The HVAC training school you attend will make you aware of and provide assistance with the requirements in your state.
You will be advised to earn certifications in a variety of HVAC subjects, which will act as your professional credentials, making your more attractive to employers. Below we detail some of these certificates.
HVAC Certification and Licensing
HVAC licenses and certificates are different and have different purposes.
You apply for a license from a government organization and it states that you have passed an exam and are qualified to work in your profession. Some states do require a license to work as an HVAC tech, but most states only require a license if you wish to become a self-employed HVAC contractor.
Certifications are generally voluntary and state that you have knowledge and skills in specific areas of the HVAC field. While they are voluntary, some employers require you to hold specific certificates, depending on the work you will be doing. Certificates act as your professional credentials, they show your industry competence, making prospective employers aware of your capabilities. You’ll have to pass a test for each certificate you earn, but each one will make you more marketable and increase your earnings potential.
Following are the available EPA (Environmental Protection Agency) HVAC certifications:
EPA Type I Certification - For servicing small appliances, air conditioners, domestic refrigeration, vending machines
EPA Type II Certification – For servicing high pressure systems, residential air conditioning and refrigeration units, heat pumps
EPA Type III Certification – For servicing low pressure systems, chillers
Universal EPA Certification – Covers all of the above
EPA 608 Certification (Refrigerants)
The EPA 608 Certification is required for any technician who maintains, services, repairs, or disposes of appliances that contain regulated refrigerants. In fact, it is illegal in most states to handle refrigerant without this certification.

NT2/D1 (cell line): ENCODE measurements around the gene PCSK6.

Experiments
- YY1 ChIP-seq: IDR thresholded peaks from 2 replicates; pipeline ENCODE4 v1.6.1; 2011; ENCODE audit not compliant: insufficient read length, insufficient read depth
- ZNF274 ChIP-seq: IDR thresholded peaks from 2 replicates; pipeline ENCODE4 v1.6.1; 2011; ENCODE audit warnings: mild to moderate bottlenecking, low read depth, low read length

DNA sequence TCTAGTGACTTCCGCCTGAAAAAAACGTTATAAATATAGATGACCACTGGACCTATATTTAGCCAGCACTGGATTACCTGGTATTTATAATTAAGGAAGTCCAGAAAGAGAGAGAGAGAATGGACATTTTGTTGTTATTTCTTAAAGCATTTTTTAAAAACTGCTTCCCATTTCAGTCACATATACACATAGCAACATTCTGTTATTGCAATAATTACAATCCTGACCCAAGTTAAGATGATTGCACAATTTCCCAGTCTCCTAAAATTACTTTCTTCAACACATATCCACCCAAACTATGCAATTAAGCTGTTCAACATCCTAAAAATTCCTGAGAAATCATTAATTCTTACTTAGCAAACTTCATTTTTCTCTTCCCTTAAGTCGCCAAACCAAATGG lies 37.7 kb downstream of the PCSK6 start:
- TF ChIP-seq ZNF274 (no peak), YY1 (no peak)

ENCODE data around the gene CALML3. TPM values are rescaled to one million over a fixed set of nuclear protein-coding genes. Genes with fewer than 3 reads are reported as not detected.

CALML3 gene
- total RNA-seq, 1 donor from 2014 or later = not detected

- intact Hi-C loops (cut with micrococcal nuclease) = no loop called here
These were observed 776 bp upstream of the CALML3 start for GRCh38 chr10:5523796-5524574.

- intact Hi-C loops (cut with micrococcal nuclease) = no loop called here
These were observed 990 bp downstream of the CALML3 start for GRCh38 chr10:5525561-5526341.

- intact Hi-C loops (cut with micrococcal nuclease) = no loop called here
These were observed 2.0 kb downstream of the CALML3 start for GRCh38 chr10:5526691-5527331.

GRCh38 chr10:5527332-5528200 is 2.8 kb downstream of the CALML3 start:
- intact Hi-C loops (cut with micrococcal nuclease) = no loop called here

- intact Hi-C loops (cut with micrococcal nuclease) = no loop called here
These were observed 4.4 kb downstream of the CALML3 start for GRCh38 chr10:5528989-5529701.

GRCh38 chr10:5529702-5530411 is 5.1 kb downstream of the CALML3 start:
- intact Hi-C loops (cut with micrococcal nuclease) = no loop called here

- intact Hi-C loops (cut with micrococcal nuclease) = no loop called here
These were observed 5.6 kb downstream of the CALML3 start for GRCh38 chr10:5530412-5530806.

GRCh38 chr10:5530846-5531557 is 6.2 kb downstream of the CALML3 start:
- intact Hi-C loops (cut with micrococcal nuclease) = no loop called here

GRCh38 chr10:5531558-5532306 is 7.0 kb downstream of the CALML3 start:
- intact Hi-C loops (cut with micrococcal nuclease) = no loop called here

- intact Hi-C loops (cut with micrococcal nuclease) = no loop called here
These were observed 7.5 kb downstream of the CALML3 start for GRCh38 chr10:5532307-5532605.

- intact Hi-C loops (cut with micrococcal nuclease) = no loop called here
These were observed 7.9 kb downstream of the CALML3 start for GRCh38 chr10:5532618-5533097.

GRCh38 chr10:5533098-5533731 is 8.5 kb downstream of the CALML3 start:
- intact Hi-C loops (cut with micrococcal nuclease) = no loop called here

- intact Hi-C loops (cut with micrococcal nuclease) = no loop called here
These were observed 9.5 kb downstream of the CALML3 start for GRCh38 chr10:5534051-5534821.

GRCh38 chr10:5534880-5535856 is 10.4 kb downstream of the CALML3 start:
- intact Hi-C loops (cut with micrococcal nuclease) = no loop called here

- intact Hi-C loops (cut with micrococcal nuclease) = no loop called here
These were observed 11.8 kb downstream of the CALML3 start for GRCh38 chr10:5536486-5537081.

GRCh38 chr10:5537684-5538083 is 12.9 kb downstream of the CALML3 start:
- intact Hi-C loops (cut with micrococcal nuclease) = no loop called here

Passing the exam will provide assurance that you understand the refrigerants and the refrigerant cycle and are qualified to work in that capacity.
Some additional certifications are provided through industry organizations like NATE, North American Technician Excellence, which is the nation’s largest non-profit certification organization for HVAC. NATE is owned, operated and supported by the entire HVAC/R industry and participation is voluntary. Following are some of the certificates that they offer:
- #1) Ready to Work Certification
- #2) HVAC Support Technician
- #3) NATE Certification: Core and Specialty Tests
- #4) Senior Level Efficiency Analyst Certification
- #5) Certified HVAC Professional (CHP-5)
Get more information on the NATE website.
HVAC/R Professional Organizations
Networking with other HVAC professionals is a great way to find the best job for your talents.
There are many professional organizations in the HVAC industry. On their websites you can find a lot of information including educational resources, training information, testing assistance, employment opportunities, and networking opportunities. Some of these organizations also offer certifications and many have local chapters. Below is a list of some of these organizations. Many of these have local chapters:
- Air Conditioning Contractors of America (ACCA).
- Sheet Metal and Air Conditioning Contractors’ National Association (SMACNA).
- American Society of Heating, Refrigerating, and Air Conditioning Engineers (ASHRAE).
- Air Movement and Control Association (AMCA).
- Women in HVACR.
- International Institute of Refrigeration.
- The Refrigerating Engineers and Technicians Association (RETA).
ONet stands for the Occupational Information Network and is a free on-line site containing occupational definitions, tasks, necessary technical skills and knowledge, and expected work activities for each industry.
The site also includes wages by state, wages for some cities in each state, online job openings, and other information sources. Here is the link to the ONet HVAC page.